10. London, England
The East End of London, in particular, is well-known for its graffiti, so much so that a London-based company called Noteworthy offers graffiti tours of the area. The tours include a history of graffiti as an art form, a look at several Banksy murals (of course), and a chance to make your own mural on a 6-foot canvas that they'll ship to your home. If you'd rather just go out and experience it for yourself, though, there's certainly no shortage of opportunities to explore.
9. Paris, France
Graffiti art is heavily associated with hip-hop culture in the states, so it might surprise some to learn that stencil graffiti was actually born in Paris. Xavier Prou, better known as Blek le Rat, first started stenciling rats—which he called "the only free animal in Paris"—onto the sides of buildings in 1981. If you haven't heard of him but his style seems familiar to you, that's because Banksy owes a heavy debt to Blek le Rat. A debt he's the first to acknowledge. Paris also features a bounty of exhibitions by pixel-mosaic artist Invader who uses ceramic tiles to render video game-inspired art around the city and the world at large.
8. New York City
From Stillwell Avenue in Coney Island to Hunts Point in the Bronx, New York is home to one of the most bountiful and widest varieties of graffiti in the world. Trailblazers like Crash and Daze and strong collectives like Tats Cru call New York home. From traditional tagging to eye-catching murals, New York is so alive with graffiti that you can find lists of graffiti destinations just within the city, and "top 50" rankings of artists in the city alone.
7. Bogota, Colombia
Street art is actually legal in many places in the capital of Colombia. In other areas, the attitudes are relaxed. The result is a dizzying array of graffiti. Locals note that since artists aren't in a hurry to finish the job and get away without being caught, the result is often much more intricate and polished than graffiti found elsewhere. While some residents complain of the defacements—scrawled, amateurish tags are also common here—there are many well-done, thought-provoking murals in a wide variety of styles.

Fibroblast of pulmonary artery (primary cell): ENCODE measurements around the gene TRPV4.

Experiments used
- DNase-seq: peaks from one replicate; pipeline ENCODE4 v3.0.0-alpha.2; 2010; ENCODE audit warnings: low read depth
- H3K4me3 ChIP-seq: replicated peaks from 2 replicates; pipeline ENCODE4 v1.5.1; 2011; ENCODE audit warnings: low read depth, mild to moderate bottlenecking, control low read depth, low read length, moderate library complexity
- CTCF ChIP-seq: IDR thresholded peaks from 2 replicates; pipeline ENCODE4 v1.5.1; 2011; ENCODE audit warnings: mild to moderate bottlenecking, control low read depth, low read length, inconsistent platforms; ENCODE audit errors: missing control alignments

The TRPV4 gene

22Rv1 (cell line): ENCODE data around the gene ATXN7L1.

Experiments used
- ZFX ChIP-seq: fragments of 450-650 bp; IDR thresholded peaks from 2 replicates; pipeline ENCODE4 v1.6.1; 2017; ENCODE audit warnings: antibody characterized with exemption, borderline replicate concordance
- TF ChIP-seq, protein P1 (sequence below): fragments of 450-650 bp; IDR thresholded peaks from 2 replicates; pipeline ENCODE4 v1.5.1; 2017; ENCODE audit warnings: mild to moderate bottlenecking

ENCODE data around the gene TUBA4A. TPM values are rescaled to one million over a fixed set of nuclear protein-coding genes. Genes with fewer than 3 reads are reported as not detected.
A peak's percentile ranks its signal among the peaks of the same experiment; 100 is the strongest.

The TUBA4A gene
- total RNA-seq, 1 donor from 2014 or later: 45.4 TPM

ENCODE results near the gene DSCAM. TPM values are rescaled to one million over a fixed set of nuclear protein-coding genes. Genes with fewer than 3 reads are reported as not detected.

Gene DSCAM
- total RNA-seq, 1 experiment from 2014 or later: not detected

6. Sydney, Australia
Sydney is one of several cities to turn a problem into an asset. One of the most noteworthy is May Lane. A local entrepreneur, sick of the scrawled, sickly tags that marred his building, invited street artists to "do better." As other locals joined in, May Lane went from a dingy back alley to a bright outdoor gallery. There's also the Sydney University graffiti tunnel—open to anyone with the desire to paint, as long as you can deal with the fumes. Several other spaces around the city have followed suit, making it a great destination for graffiti cognoscenti.
5. Jakarta, Indonesia
Graffiti is often political in nature. The accessibility of the art allows people to give voice to the frustrations of people on the street. This is certainly true in Jakarta, which is possibly Southeast Asia's biggest graffiti hub. Collectives like MediaLegal and artists like Bujangan Urban have drawn international attention from organizations like MOCATV and the Kosmopolite Art Tour.
4. São Paulo, Brazil
São Paulo has an innovative street art scene. It's not hard to find videos of moving art installations projected onto public fixtures. It's also a large enough movement that it attracted the attention of the Google Cultural Institute, which curated an outdoor exhibition through the Google Art Project. Graffiti fans should also check out Vila Madalena, known locally as "Batman's Alley," for a constantly-changing landscape of art.
3. Berlin, Germany
The graffiti scene in Berlin is not exactly legal, but it’s certainly sanctioned, as the city tries to live up to its designation as a UNESCO “City of Design.” In some ways the scene may be considered past its prime. Several state art agencies have been shuttered, and the two most famous murals in Berlin were actually painted over late last year by the artists who created them, under the assertion that they had become the anchor for a sort of artistic gentrification. Still, in its heyday the city was thought to be the most heavily-tagged city in Europe, and what remains is beautiful, striking, and challenging in turns.
2. Beijing, China
Writing on buildings has long been part of Chinese culture. In the 1920s, revolutionaries would paint slogans on buildings. Once the Communists came to power, they used the walls as a canvas for propaganda. Small businesses will advertise on interior walls. In this light, it makes a little more sense that the capital of a country perceived in the U.S. as a police state could be so lax in its policy on graffiti. Street artists here tend to be upper-middle class—disposable income is hard to come by—but graffiti is often permitted, as long as it’s not on temples, and as long as it isn’t too critical of the government. Of course, there is also a strong undercurrent of protest graffiti, but you might have to look harder to catch those works before they are removed.
1. Cape Town, South Africa
Social injustice and civil unrest are cornerstones of street art. Even so, you'd be hard-pressed to find a city where themes of oppression and liberation are more dramatically captured. In the aftermath of apartheid, artists like Faith47, Freddy Sam, Nardstar, DALeast, and Mak1One have adorned streets with images of anti-apartheid leaders like Nelson Mandela, often on the very buildings in District Six from which nonwhite citizens were forcibly removed.